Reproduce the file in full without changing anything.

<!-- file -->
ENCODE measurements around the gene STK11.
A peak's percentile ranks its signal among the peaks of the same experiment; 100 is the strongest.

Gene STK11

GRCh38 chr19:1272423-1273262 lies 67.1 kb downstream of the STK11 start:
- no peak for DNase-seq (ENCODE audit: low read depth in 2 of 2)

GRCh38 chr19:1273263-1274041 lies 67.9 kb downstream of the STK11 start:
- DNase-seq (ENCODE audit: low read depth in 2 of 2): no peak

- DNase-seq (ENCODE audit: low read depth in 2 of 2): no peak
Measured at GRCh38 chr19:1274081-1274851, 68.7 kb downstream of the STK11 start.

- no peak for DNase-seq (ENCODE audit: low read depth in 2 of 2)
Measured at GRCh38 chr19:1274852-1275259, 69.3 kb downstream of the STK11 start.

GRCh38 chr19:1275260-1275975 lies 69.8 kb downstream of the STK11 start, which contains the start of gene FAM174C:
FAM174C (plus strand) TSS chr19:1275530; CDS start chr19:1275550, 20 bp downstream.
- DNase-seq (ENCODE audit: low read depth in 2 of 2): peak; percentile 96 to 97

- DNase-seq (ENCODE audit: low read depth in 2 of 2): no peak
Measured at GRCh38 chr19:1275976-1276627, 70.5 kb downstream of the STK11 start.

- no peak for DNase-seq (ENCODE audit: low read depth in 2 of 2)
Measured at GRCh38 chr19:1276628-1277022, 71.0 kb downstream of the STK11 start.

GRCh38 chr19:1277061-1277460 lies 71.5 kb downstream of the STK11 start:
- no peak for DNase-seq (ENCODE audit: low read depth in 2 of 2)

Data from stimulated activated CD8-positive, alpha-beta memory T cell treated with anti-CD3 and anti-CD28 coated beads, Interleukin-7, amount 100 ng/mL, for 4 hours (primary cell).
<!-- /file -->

ENCODE measurements around the gene STK11.
A peak's percentile ranks its signal among the peaks of the same experiment; 100 is the strongest.

Gene STK11

GRCh38 chr19:1272423-1273262 lies 67.1 kb downstream of the STK11 start:
- no peak for DNase-seq (ENCODE audit: low read depth in 2 of 2)

GRCh38 chr19:1273263-1274041 lies 67.9 kb downstream of the STK11 start:
- DNase-seq (ENCODE audit: low read depth in 2 of 2): no peak

- DNase-seq (ENCODE audit: low read depth in 2 of 2): no peak
Measured at GRCh38 chr19:1274081-1274851, 68.7 kb downstream of the STK11 start.

- no peak for DNase-seq (ENCODE audit: low read depth in 2 of 2)
Measured at GRCh38 chr19:1274852-1275259, 69.3 kb downstream of the STK11 start.

GRCh38 chr19:1275260-1275975 lies 69.8 kb downstream of the STK11 start, which contains the start of gene FAM174C:
FAM174C (plus strand) TSS chr19:1275530; CDS start chr19:1275550, 20 bp downstream.
- DNase-seq (ENCODE audit: low read depth in 2 of 2): peak; percentile 96 to 97

- DNase-seq (ENCODE audit: low read depth in 2 of 2): no peak
Measured at GRCh38 chr19:1275976-1276627, 70.5 kb downstream of the STK11 start.

- no peak for DNase-seq (ENCODE audit: low read depth in 2 of 2)
Measured at GRCh38 chr19:1276628-1277022, 71.0 kb downstream of the STK11 start.

GRCh38 chr19:1277061-1277460 lies 71.5 kb downstream of the STK11 start:
- no peak for DNase-seq (ENCODE audit: low read depth in 2 of 2)

Data from stimulated activated CD8-positive, alpha-beta memory T cell treated with anti-CD3 and anti-CD28 coated beads, Interleukin-7, amount 100 ng/mL, for 4 hours (primary cell).